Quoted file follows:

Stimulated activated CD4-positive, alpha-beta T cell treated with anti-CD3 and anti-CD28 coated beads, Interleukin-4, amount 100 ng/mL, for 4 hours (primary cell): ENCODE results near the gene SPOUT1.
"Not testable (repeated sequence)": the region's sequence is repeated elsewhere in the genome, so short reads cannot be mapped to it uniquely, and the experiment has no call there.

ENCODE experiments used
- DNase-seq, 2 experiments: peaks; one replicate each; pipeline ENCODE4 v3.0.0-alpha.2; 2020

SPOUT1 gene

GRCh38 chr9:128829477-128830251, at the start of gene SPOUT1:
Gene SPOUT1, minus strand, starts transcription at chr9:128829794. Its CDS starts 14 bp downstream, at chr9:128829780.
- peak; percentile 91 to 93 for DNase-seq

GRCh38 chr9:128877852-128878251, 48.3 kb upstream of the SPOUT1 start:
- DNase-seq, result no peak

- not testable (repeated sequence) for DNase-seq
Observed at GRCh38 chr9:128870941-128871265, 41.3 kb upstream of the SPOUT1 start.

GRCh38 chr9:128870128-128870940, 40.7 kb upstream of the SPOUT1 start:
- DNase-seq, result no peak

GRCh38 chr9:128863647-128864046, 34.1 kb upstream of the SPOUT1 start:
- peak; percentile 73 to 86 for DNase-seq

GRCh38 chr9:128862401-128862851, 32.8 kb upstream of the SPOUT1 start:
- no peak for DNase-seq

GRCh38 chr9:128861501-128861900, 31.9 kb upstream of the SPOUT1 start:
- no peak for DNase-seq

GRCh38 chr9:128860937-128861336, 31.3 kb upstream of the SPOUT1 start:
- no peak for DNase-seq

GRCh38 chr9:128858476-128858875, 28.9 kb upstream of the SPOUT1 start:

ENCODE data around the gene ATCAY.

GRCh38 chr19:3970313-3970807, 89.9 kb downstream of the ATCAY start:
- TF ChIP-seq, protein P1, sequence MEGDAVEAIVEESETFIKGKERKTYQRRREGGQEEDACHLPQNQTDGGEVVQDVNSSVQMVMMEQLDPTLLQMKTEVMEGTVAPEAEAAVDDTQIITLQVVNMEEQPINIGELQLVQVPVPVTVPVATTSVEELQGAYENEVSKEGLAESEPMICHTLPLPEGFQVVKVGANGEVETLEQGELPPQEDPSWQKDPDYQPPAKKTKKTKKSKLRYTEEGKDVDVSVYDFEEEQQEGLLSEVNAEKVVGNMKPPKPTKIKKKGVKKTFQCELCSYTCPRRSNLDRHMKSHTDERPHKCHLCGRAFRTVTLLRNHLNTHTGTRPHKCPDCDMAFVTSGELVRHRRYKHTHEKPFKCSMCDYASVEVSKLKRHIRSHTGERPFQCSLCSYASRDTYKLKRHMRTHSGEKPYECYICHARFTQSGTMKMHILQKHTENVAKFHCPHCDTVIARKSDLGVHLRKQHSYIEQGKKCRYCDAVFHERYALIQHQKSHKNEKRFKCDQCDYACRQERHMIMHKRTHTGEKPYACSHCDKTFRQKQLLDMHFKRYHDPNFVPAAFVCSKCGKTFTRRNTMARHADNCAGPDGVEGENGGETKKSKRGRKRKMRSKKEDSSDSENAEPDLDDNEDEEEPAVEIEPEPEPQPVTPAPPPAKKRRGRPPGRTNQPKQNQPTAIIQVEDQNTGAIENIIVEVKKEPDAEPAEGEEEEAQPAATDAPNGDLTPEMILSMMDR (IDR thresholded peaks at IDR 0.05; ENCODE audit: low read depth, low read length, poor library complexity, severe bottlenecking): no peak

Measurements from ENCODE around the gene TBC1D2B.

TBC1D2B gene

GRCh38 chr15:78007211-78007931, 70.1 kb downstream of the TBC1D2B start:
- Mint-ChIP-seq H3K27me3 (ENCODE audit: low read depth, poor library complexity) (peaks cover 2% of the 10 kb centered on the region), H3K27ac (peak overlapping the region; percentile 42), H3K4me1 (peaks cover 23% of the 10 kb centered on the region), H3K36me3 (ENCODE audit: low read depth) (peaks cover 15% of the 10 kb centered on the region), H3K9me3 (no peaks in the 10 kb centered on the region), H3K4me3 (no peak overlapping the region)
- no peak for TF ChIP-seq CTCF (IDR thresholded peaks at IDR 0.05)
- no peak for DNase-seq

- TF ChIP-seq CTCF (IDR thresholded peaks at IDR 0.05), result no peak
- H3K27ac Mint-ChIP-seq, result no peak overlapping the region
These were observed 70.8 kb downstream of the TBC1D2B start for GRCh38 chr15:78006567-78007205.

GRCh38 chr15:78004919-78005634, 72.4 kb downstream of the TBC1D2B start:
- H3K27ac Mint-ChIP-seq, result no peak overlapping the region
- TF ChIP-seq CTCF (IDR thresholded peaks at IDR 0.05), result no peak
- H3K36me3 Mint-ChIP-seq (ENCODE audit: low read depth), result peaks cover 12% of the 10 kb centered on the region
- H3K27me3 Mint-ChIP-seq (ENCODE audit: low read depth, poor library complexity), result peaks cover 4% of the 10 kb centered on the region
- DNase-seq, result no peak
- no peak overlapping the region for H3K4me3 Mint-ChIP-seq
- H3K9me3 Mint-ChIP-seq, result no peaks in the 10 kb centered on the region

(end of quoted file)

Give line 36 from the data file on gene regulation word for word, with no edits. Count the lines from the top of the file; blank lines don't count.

GRCh38 chr15:78004919-78005634, 72.4 kb downstream of the TBC1D2B start: